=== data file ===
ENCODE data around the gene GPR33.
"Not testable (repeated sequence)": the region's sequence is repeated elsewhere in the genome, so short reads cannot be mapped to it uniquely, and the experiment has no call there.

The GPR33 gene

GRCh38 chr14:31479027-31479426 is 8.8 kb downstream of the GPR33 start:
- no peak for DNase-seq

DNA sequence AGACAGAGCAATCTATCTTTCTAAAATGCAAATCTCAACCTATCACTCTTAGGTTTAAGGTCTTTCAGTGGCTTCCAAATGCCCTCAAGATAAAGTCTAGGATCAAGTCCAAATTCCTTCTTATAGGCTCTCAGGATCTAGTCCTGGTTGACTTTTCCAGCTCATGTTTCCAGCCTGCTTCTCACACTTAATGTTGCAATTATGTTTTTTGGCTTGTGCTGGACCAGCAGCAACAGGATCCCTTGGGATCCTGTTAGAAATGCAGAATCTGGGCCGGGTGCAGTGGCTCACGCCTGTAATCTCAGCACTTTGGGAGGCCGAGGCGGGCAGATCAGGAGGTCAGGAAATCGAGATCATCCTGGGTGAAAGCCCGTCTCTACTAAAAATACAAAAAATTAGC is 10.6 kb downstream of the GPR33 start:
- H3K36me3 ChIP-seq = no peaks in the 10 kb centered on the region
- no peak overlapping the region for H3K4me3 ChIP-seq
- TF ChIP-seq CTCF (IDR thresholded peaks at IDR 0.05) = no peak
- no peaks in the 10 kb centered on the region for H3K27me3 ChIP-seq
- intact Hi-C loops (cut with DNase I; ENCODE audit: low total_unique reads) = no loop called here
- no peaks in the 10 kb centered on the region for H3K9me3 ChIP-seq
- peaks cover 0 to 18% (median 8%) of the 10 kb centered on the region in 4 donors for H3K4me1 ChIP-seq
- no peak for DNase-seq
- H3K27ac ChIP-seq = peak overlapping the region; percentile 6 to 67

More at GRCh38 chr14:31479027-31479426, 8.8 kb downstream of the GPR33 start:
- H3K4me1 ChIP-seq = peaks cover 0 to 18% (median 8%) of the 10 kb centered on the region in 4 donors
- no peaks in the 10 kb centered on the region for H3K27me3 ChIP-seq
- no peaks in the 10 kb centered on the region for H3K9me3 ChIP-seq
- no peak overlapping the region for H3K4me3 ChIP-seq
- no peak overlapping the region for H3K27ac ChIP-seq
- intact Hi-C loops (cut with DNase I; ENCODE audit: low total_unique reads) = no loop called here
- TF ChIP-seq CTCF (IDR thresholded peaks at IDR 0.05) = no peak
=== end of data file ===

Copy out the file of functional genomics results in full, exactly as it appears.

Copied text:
ENCODE data around the gene GPR33.
"Not testable (repeated sequence)": the region's sequence is repeated elsewhere in the genome, so short reads cannot be mapped to it uniquely, and the experiment has no call there.

The GPR33 gene

GRCh38 chr14:31479027-31479426 is 8.8 kb downstream of the GPR33 start:
- no peak for DNase-seq

DNA sequence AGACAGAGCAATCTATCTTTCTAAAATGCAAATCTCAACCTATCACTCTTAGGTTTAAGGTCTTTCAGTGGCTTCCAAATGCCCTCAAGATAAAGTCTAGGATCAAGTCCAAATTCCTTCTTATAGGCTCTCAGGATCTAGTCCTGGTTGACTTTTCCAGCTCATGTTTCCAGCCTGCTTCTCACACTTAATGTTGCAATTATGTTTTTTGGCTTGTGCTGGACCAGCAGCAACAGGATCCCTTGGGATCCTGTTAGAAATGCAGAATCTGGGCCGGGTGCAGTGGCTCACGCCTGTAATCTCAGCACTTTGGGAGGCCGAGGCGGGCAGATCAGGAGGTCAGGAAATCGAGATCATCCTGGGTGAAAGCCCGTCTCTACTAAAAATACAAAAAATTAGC is 10.6 kb downstream of the GPR33 start:
- H3K36me3 ChIP-seq = no peaks in the 10 kb centered on the region
- no peak overlapping the region for H3K4me3 ChIP-seq
- TF ChIP-seq CTCF (IDR thresholded peaks at IDR 0.05) = no peak
- no peaks in the 10 kb centered on the region for H3K27me3 ChIP-seq
- intact Hi-C loops (cut with DNase I; ENCODE audit: low total_unique reads) = no loop called here
- no peaks in the 10 kb centered on the region for H3K9me3 ChIP-seq
- peaks cover 0 to 18% (median 8%) of the 10 kb centered on the region in 4 donors for H3K4me1 ChIP-seq
- no peak for DNase-seq
- H3K27ac ChIP-seq = peak overlapping the region; percentile 6 to 67

More at GRCh38 chr14:31479027-31479426, 8.8 kb downstream of the GPR33 start:
- H3K4me1 ChIP-seq = peaks cover 0 to 18% (median 8%) of the 10 kb centered on the region in 4 donors
- no peaks in the 10 kb centered on the region for H3K27me3 ChIP-seq
- no peaks in the 10 kb centered on the region for H3K9me3 ChIP-seq
- no peak overlapping the region for H3K4me3 ChIP-seq
- no peak overlapping the region for H3K27ac ChIP-seq
- intact Hi-C loops (cut with DNase I; ENCODE audit: low total_unique reads) = no loop called here
- TF ChIP-seq CTCF (IDR thresholded peaks at IDR 0.05) = no peak